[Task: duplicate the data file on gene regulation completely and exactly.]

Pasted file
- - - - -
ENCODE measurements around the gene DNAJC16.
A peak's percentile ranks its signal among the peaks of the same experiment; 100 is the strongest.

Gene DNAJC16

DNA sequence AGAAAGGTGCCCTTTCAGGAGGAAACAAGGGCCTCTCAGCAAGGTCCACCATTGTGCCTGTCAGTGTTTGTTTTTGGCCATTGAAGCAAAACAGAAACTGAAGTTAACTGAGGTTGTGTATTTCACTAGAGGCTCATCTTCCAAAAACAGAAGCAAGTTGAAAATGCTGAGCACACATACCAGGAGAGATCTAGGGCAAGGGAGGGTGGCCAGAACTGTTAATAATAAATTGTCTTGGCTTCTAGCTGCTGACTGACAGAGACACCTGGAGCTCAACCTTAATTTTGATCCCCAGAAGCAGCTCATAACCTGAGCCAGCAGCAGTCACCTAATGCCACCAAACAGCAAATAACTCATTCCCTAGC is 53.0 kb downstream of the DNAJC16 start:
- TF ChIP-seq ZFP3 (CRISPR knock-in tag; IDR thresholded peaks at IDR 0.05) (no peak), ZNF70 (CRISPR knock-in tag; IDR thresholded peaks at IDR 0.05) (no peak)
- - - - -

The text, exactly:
ENCODE measurements around the gene DNAJC16.
A peak's percentile ranks its signal among the peaks of the same experiment; 100 is the strongest.

Gene DNAJC16

DNA sequence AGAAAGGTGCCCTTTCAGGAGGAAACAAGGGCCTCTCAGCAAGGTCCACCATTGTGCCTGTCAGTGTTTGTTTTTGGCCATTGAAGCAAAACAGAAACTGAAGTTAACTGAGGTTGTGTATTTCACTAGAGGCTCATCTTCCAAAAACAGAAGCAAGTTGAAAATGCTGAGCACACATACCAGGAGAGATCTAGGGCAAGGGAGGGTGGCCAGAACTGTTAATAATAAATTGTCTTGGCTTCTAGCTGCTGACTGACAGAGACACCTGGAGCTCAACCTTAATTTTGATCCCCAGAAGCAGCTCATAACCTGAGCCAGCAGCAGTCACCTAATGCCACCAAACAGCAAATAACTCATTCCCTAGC is 53.0 kb downstream of the DNAJC16 start:
- TF ChIP-seq ZFP3 (CRISPR knock-in tag; IDR thresholded peaks at IDR 0.05) (no peak), ZNF70 (CRISPR knock-in tag; IDR thresholded peaks at IDR 0.05) (no peak)